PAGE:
Monday, December 23, 10:45am
Zazzi walked swiftly past the minivan filled with gawking tourists, then slowed to light a cigarette. The sun felt so hot on her shoulders she wondered if she even needed to use her lighter. She bet she could wave the cig around for a few seconds and it would ignite spontaneously. Maybe the firemen would decide the burning house up the street had self-ignited as well. Funny how the smoke had made her cough, but she was lighting up anyway.
Down the road here, things felt normal. Her house wouldn’t be damaged, but the ones behind her might need some work. Well, those people could still rejoice, because didn’t the fire get rid of those stupid Christmas decorations? Who ever heard of a blow-up Santa on a motorcycle? Especially one with a corpse underneath. In her line of work, Zazzi had seen plenty of blow-up dolls, but why feel bias against the innocent and now deceased Santa? To each his own. . . . Which reminded her, she had an interview to conduct and if she didn’t get a move on it, she’d miss the applicant.
And sure enough, Zazzi saw a woman standing on the sidewalk in front of her house. The woman’s back was toward her, giving the opportunity to carefully size her up. Well-proportioned, clothing straight out of a fashion magazine, shoes that screamed Beverly Hills. So far, so good. The woman turned when she heard Zazzi’s footsteps and seemed to rouse herself out of a daze.
“You’re early,” said Zazzi. “Sorry I wasn’t home. There’s a bit of a scene up the street, maybe you saw the fire trucks? Well, come on in and we can get started.”
The woman took a step back and stammered, “No. I mean, I think you have me confused with someone else. I’m just . . . it’s my house, the one that’s on fire.
That would explain the lines of streaked mascara lining her cheeks, but perhaps not the look of cold calculation in the woman’s eyes. Zazzi could tell from the conflict between the incipient crow’s feet and wardrobe, she obviously took great pains to appear younger. Zazzi wondered if she’d ever been in the game, or still was. After all, some men preferred women in their 30s who had more “experience” and poise. Might not hurt to ask, although she’d broach the subject carefully. Speaking of that, where the hell was her scheduled appointment anyway? Must be another no-show.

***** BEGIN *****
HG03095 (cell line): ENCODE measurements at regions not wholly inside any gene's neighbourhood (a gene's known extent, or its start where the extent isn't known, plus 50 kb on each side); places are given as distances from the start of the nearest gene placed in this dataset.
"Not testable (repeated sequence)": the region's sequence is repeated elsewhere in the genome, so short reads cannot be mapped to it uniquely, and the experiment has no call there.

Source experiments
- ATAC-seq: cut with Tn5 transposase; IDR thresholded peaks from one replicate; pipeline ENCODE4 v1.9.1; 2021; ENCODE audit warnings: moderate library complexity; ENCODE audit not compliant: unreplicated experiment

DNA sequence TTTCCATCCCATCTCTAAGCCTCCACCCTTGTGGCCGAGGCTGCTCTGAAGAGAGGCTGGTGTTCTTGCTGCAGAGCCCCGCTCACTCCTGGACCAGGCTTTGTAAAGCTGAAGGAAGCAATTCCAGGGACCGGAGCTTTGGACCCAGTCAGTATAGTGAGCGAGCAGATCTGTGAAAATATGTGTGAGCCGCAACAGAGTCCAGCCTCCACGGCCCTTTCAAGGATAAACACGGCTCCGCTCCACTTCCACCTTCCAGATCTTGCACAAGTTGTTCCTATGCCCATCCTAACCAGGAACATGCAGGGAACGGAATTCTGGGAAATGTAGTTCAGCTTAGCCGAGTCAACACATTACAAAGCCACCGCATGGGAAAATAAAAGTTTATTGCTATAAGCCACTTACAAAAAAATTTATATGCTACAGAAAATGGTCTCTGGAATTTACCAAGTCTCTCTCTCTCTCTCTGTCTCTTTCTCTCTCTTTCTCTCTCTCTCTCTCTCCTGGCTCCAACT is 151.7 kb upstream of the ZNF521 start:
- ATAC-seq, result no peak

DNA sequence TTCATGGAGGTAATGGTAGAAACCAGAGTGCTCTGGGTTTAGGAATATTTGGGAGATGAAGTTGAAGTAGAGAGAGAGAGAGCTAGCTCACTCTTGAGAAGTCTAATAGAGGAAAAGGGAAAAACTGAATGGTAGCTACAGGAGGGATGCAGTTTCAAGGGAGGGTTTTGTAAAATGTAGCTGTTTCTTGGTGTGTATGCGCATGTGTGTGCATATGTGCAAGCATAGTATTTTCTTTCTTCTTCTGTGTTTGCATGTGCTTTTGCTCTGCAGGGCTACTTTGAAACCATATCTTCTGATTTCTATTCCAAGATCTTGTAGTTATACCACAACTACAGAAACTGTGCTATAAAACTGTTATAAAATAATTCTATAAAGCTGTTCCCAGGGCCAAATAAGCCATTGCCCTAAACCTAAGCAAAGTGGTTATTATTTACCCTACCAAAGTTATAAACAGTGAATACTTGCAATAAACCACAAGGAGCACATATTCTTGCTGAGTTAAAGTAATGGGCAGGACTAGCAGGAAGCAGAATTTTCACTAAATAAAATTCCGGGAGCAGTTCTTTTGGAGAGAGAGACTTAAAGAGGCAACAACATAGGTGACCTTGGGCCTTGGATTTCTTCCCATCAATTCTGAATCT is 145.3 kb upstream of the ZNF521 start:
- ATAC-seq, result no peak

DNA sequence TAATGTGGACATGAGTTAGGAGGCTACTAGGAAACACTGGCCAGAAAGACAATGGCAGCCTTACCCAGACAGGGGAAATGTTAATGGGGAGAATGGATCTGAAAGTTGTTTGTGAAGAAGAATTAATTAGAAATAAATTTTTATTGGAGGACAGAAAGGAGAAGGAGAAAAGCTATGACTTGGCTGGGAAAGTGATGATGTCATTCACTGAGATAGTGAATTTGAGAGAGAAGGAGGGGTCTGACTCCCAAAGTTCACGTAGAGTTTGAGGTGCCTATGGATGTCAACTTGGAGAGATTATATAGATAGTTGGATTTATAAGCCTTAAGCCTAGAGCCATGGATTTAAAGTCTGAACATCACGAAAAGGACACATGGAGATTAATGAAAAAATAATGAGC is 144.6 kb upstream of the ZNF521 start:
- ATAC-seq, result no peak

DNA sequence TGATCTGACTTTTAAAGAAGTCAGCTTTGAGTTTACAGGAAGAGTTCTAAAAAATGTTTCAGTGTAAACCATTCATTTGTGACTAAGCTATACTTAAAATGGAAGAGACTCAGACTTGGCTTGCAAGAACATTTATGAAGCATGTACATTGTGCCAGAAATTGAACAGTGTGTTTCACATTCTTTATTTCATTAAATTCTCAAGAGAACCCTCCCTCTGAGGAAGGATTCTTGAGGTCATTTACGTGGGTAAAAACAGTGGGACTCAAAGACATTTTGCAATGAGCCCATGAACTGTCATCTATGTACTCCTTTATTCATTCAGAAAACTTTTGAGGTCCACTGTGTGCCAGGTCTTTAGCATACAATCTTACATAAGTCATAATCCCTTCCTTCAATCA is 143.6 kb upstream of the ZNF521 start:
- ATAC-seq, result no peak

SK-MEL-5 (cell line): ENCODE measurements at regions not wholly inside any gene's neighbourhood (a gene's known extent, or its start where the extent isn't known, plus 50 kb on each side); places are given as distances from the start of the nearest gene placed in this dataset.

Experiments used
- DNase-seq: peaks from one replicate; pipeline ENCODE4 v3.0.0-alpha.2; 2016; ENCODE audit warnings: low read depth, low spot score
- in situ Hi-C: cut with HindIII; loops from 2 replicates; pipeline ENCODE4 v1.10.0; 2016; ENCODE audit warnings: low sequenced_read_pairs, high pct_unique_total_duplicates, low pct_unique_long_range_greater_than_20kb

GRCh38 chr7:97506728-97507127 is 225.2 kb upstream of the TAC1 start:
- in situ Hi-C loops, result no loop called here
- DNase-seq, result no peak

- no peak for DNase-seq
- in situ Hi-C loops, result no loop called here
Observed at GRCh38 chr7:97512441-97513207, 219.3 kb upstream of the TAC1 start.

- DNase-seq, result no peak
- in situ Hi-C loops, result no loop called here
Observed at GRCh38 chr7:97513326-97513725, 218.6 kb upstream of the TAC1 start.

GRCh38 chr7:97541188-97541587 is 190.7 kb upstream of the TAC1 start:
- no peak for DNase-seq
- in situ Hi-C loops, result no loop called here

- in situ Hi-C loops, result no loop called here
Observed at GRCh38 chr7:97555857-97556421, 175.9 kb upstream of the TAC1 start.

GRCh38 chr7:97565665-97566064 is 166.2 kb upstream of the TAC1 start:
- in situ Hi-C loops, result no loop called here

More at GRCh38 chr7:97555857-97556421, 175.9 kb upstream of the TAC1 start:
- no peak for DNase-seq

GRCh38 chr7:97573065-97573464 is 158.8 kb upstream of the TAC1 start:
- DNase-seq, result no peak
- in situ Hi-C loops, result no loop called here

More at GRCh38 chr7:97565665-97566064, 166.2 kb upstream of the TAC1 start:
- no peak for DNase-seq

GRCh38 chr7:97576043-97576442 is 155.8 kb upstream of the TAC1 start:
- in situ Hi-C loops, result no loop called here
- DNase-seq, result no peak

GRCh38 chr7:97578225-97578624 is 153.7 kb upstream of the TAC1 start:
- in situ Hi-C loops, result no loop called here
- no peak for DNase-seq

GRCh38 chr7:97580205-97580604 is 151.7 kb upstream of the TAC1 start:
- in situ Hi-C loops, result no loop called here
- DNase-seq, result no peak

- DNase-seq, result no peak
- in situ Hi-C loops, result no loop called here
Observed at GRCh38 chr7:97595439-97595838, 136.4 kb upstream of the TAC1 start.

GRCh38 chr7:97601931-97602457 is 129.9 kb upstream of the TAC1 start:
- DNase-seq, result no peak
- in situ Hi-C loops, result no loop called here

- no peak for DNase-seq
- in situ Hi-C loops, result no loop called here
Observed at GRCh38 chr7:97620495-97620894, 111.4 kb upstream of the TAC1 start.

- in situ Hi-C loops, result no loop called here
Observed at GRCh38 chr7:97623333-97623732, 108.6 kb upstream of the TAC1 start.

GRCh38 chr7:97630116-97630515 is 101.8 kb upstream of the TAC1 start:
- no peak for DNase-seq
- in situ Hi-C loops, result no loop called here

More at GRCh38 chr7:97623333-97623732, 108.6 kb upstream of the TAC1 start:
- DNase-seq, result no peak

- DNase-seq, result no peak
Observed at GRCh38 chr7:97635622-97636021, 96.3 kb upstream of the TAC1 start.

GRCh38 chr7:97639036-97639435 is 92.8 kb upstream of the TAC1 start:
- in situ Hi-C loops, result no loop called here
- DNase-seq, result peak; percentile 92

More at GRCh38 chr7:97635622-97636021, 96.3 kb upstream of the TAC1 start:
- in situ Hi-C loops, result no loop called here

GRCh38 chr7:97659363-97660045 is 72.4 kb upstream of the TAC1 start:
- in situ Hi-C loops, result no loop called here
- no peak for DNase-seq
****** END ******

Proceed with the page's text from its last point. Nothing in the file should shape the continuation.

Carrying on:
The woman teetered on her spike heels and Zazzi quickly steadied her. “Oh, you poor dear. We’re neighbors, or we were
. . . .never mind. This is my house and you’re welcome to come in. You look like you could use a place to rest and get out of the heat. My name’s Zazzi, by the way.”
The woman hardly seemed to notice when Zazzi took her by the arm and guided her into the house. It wasn’t until Zazzi settled her on a sofa and pressed a glass of ice water into her hands that she finally focused her eyes on her hostess and smiled. “I’m being rude, forgive me. My name’s Lydia. I don’t think I said. I guess I’m not really sure what I’ve been doing, not since I got home and found my house burning.”
“Be thankful you weren’t home,” said Zazzi. “I hope your car isn’t in the garage either.”
Lydia’s eyes fixed on the bare wall behind Zazzi’s shoulder as if she was reliving the scene. “I was coming home from a shopping trip up the highway. I saw the smoke from far away, and then as I got close, fire trucks and police cars blocked me from going further. I pulled over and ran toward my house. When I saw my house on fire, I just panicked. I’m not sure what I did after that. I probably left the car unlocked with all my bags in it.” Lydia started to get up, swayed and sat down heavily again. “I have to go check.”
“Whoa, I don’t think you’re in shape to do that right now. Nobody’s gonna steal anything with all those cops around. Rest a few and I’ll go back with you, okay?”